Partnerships with the drug industry would be constructiveBMJ 2003; 326 doi: https://doi.org/10.1136/bmj.326.7381.123 (Published 18 January 2003) Cite this as: BMJ 2003;326:123
Karam Karam is minister of tourism and a former health minister in the Lebanon
On 27–28 January, the World Health Organization executive board picks its new director general elect. The BMJ asked all eight candidates what they would do if they got the job. We print extracts from the replies on the next four pages. Full answers are available on bmj.com.
What will be your priorities on taking office?
Emphasis must be placed on public health programmes—tackling such issues as nutrition, access to essential health needs, access to medicines in developing nations, maternal and child care, and access to primary health care. We must also place emphasis on cost effective public health programmes such as immunisation and the development of safe and effective new vaccines for diseases of poverty. Moreover, in addition to the recent epidemics of AIDS and other resurgent infections, chronic endemic diseases such as cardiovascular diseases, cancer, and arthritis need to be addressed through innovative approaches.
What will you do to champion the needs of the developing world?
During the last few years international agencies, including WHO, have emphasised the role of health as the basis of sustainable development. Strengthening of national and global capacities to address the problems in developing countries is best advocated through close collaboration between various health institutions. In developed and developing countries, WHO collaborating centres should have a leading role in this respect. I would also aim to strengthen national health research institutions and would advocate that social and public health scientists should contribute to the setting of national as well as global health research policy.
What will you do to change the culture of WHO so that there is greater openness, communication, and internal debate?
We need to focus on the development of a healthy, stable, and productive working environment, with a team approach across various levels, as well as across the organisation. I feel that there is a need to improve staff morale across WHO. This can be achieved by developing a more secure organisational structure and a sound human resource policy with proper attention given to staff recruitment and retention policies, staff performance appraisal systems, and career development.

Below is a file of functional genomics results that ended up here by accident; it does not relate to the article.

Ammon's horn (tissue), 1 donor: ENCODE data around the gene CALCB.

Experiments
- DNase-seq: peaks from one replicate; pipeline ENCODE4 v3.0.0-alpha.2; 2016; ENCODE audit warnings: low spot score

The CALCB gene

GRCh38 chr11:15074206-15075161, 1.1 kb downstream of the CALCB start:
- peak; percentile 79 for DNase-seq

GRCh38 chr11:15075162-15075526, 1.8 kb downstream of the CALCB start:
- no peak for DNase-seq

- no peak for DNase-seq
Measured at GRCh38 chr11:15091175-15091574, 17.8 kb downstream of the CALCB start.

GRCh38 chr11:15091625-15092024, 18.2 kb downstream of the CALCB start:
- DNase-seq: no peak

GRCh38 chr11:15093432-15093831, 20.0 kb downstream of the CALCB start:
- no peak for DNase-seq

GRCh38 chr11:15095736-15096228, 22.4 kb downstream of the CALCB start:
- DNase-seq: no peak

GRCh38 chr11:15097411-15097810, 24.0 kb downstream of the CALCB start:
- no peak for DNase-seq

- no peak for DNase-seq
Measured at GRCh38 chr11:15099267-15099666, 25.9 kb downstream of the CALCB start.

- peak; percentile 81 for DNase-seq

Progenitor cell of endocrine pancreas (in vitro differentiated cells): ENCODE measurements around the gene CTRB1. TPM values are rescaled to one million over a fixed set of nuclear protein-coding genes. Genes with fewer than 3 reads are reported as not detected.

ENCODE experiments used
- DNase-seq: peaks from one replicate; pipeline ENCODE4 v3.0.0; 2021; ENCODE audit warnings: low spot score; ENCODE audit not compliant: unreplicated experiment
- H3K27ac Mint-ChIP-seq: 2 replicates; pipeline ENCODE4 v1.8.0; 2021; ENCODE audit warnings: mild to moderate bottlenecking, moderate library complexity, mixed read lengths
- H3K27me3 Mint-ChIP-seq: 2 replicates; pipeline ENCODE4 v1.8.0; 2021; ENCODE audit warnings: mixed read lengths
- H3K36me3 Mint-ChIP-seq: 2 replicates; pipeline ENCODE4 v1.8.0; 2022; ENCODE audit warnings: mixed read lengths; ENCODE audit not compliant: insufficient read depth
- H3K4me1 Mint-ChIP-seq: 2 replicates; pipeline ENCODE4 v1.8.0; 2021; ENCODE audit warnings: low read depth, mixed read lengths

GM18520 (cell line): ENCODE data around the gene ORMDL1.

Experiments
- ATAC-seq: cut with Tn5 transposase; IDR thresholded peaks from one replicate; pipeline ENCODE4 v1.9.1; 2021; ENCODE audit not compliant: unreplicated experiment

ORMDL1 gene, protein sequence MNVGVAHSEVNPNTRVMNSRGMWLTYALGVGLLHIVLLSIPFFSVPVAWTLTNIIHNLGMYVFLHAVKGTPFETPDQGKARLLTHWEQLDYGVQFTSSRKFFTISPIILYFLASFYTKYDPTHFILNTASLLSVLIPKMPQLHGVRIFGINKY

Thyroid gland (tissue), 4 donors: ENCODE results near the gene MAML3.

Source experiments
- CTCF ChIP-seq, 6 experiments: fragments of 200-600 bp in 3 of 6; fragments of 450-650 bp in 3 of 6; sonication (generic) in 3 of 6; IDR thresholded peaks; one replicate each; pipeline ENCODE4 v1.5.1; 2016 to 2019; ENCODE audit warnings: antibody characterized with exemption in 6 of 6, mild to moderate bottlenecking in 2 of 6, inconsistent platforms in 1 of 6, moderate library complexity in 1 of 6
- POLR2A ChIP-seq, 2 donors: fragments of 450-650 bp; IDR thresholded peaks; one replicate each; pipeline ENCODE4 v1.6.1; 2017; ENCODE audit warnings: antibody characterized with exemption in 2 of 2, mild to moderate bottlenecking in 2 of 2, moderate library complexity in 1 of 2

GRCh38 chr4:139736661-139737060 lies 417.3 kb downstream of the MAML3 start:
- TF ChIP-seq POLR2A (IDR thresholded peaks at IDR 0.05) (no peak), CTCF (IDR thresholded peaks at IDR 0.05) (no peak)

What new ideas do you have for funding WHO's core activities?
Specific public health projects needing funding should be presented to major grant giving countries. Any cooperation stemming from this effort would benefit global health and should be a major concern for potential donor countries. Monitoring and evaluation of such programmes should be an essential part of the implementation process.
What rules or policies should there be to govern WHO's partnerships?
The basis of partnership should be the recognition of WHO's role as the world's health conscience, the leading agency for global health, and an organisation with a fixed vision of attainment of health for all. Partnerships with the research based pharmaceutical industry to improve public health would be constructive. Some renewed attention to the problem of access to medicines, the quality of accessible medicines, and innovation in new therapeutic and preventive technologies is needed.